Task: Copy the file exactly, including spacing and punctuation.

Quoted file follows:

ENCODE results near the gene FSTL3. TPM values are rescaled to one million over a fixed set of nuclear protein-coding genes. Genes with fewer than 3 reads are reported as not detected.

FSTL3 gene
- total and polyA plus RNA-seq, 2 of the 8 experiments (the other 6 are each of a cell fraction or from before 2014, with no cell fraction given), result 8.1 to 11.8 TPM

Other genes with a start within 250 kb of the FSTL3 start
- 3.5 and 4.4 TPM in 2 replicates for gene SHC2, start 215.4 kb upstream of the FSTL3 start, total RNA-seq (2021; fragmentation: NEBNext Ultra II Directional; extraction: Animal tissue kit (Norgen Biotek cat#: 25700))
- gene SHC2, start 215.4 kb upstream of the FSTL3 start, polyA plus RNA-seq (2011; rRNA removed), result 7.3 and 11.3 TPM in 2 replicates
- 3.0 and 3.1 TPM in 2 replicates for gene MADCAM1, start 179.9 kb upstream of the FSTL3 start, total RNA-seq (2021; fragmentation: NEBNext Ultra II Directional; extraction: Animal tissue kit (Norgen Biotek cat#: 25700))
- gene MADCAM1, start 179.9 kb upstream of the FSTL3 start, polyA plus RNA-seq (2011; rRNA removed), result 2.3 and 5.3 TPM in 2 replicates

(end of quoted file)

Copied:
ENCODE results near the gene FSTL3. TPM values are rescaled to one million over a fixed set of nuclear protein-coding genes. Genes with fewer than 3 reads are reported as not detected.

FSTL3 gene
- total and polyA plus RNA-seq, 2 of the 8 experiments (the other 6 are each of a cell fraction or from before 2014, with no cell fraction given), result 8.1 to 11.8 TPM

Other genes with a start within 250 kb of the FSTL3 start
- 3.5 and 4.4 TPM in 2 replicates for gene SHC2, start 215.4 kb upstream of the FSTL3 start, total RNA-seq (2021; fragmentation: NEBNext Ultra II Directional; extraction: Animal tissue kit (Norgen Biotek cat#: 25700))
- gene SHC2, start 215.4 kb upstream of the FSTL3 start, polyA plus RNA-seq (2011; rRNA removed), result 7.3 and 11.3 TPM in 2 replicates
- 3.0 and 3.1 TPM in 2 replicates for gene MADCAM1, start 179.9 kb upstream of the FSTL3 start, total RNA-seq (2021; fragmentation: NEBNext Ultra II Directional; extraction: Animal tissue kit (Norgen Biotek cat#: 25700))
- gene MADCAM1, start 179.9 kb upstream of the FSTL3 start, polyA plus RNA-seq (2011; rRNA removed), result 2.3 and 5.3 TPM in 2 replicates